PVC pipe can be bent by the application of gentle heat from a blow-torch, but this technique needs practice and it is best to rely on purpose-made fittings. Sockets are used for joining straight lengths of pipe, tees for right-angled branches, and both 90° and 45° elbows are usually available. If you need to reduce the diameters from one pipe to another you can use reducing sockets These are really sockets within sockets which can be welded together, one taking the smaller diameter pipe and the other the larger. Soil outlet pipes from WCs are joined in the same way; they are merely bigger – usually 100mm (4in) – in diameter. Sockets work in the same way, but the branch junction with the main soil stack must be of a specially ‘swept’ design.

Safety and Gas, Boiler man arrested over blast

A man who inspected the boiler of the house which exploded in Oldham has been arrested, police have confirmed.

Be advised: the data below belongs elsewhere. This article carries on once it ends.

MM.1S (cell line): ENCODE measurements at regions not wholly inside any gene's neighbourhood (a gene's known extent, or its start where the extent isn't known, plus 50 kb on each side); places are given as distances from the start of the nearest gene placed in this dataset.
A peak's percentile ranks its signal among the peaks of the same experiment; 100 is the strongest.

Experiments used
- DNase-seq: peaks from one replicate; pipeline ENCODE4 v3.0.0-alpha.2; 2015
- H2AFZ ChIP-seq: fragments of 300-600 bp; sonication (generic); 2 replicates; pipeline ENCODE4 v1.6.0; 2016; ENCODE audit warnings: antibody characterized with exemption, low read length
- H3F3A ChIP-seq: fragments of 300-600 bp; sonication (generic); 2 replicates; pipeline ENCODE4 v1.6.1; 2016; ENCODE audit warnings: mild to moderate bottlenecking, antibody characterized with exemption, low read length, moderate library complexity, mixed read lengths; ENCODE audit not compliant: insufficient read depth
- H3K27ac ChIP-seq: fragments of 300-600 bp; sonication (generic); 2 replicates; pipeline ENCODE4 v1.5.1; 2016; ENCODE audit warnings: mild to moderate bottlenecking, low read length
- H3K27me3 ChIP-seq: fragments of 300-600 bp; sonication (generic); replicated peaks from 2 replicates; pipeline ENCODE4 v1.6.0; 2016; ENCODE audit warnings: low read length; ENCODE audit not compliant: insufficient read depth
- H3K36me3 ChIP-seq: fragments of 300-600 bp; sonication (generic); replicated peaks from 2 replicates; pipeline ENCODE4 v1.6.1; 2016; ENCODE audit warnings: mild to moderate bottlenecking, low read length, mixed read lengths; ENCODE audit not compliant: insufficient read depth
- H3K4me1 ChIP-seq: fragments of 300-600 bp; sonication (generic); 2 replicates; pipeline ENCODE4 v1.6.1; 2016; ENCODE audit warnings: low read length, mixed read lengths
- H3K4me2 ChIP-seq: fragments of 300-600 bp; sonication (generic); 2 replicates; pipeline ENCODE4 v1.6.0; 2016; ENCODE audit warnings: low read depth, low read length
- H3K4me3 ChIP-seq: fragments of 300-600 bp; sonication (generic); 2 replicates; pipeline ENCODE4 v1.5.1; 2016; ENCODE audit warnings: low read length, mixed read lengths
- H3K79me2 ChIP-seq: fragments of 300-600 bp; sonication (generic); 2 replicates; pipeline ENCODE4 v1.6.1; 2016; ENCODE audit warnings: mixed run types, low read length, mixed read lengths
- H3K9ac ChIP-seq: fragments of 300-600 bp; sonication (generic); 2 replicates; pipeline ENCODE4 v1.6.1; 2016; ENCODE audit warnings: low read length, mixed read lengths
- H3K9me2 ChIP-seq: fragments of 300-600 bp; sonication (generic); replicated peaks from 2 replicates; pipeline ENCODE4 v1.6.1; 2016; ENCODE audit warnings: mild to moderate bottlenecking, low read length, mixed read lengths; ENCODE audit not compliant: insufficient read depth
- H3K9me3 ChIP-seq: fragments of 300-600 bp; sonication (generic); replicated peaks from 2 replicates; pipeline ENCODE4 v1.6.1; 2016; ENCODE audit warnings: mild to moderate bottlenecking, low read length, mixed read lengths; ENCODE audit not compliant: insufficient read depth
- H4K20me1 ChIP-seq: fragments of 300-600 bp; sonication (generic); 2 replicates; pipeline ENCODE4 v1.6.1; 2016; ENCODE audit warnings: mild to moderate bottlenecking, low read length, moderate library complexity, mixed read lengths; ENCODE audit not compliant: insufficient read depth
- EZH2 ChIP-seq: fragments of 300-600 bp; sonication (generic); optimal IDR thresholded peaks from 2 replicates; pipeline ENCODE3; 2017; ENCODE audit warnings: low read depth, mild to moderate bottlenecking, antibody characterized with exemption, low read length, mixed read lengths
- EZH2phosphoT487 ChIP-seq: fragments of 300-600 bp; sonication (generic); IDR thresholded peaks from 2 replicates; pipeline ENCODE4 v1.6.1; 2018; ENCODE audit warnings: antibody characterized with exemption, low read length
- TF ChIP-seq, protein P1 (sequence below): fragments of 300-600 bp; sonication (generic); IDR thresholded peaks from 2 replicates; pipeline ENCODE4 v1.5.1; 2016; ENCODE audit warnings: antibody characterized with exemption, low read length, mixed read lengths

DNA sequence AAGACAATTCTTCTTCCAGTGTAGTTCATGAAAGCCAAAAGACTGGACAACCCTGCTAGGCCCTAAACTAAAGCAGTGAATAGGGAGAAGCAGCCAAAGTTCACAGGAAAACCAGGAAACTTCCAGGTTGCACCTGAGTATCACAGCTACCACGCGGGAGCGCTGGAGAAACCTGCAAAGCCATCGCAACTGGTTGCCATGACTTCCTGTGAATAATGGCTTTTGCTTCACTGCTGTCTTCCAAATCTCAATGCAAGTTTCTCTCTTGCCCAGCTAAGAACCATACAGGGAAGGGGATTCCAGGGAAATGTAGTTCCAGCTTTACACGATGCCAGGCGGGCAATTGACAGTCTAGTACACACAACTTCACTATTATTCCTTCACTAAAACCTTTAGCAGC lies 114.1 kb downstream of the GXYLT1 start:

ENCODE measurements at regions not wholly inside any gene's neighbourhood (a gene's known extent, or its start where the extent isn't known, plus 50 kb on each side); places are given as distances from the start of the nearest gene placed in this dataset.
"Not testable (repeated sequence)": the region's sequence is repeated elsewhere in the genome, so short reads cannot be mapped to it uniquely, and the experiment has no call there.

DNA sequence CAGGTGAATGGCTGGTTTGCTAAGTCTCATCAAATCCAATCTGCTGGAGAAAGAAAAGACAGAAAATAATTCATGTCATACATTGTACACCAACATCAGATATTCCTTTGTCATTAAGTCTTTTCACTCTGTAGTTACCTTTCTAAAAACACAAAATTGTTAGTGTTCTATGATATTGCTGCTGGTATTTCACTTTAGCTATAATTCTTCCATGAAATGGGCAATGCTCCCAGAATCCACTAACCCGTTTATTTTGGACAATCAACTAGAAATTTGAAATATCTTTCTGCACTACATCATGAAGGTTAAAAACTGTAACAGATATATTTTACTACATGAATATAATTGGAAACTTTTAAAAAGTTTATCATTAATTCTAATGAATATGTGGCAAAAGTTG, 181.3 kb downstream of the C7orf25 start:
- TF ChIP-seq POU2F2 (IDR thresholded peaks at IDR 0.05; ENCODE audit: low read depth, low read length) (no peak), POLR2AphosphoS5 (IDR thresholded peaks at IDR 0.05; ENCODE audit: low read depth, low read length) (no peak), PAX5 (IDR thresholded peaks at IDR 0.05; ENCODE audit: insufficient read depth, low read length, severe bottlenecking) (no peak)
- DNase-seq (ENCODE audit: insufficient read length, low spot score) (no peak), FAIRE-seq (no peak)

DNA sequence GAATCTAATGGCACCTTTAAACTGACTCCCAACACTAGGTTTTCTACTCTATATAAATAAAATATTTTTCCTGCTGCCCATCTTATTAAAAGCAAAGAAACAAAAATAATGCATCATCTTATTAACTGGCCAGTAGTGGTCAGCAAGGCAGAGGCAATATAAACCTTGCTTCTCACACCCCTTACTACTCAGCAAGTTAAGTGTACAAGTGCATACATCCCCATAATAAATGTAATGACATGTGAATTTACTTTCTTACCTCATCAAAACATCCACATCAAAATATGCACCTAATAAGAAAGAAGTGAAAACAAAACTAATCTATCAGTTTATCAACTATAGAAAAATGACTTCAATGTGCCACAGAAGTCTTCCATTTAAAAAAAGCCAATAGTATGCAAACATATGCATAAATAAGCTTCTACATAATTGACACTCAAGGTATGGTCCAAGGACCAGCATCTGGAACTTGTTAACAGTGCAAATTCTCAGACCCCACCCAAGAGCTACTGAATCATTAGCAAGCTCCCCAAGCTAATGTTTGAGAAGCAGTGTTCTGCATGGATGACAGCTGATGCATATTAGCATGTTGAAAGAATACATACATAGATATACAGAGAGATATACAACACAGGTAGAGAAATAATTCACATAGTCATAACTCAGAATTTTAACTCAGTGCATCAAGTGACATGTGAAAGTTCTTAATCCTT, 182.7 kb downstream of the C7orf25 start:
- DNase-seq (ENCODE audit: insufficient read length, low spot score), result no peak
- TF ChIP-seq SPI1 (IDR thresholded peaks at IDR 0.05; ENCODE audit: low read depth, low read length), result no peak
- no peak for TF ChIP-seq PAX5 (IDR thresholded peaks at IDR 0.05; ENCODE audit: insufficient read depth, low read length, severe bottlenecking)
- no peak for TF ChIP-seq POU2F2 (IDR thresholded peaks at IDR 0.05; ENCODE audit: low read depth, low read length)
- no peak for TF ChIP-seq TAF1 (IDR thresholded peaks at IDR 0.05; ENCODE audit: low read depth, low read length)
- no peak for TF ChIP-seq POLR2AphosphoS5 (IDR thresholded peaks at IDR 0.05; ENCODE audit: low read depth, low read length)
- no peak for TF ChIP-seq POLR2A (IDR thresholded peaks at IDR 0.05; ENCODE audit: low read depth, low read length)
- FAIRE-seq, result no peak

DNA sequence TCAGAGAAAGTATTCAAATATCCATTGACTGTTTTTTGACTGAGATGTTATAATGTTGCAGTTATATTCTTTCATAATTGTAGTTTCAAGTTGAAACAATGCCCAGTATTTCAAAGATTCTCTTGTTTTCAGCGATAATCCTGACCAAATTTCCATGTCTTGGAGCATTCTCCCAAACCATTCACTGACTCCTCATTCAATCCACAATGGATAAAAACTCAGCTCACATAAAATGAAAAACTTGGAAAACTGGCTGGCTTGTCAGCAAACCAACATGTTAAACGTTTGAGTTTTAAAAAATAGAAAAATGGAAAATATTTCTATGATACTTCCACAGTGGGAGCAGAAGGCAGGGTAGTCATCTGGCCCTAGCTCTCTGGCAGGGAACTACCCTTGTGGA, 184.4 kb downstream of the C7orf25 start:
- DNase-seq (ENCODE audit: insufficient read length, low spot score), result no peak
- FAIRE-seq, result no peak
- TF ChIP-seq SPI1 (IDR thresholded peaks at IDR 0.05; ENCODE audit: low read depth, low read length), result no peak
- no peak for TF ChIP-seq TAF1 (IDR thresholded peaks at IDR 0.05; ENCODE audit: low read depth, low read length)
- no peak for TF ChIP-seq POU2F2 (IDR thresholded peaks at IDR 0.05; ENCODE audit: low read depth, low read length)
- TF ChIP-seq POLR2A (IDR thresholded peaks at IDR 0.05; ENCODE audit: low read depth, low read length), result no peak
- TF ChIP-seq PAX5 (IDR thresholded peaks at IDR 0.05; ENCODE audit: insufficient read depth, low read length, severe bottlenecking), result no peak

When asked if the man was a gas fitter, Mr Heywood responded: “There is speculation in the community that he was involved in some form of maintenance.

“That appears to be our understanding as well.”

Gas Safety is a Russian roulette when using bad plumbers. Always use qualified and reliable plumbers.

gas

Solvent weld jointing tools

THE TOOLS YOU’LL NEED

• hacksaw – a junior or larger – for cutting the lengths of pipe as you need them
• piece of paper – to help cut the pipe truly square
• tape measure
• file – for chamfering the pipe ends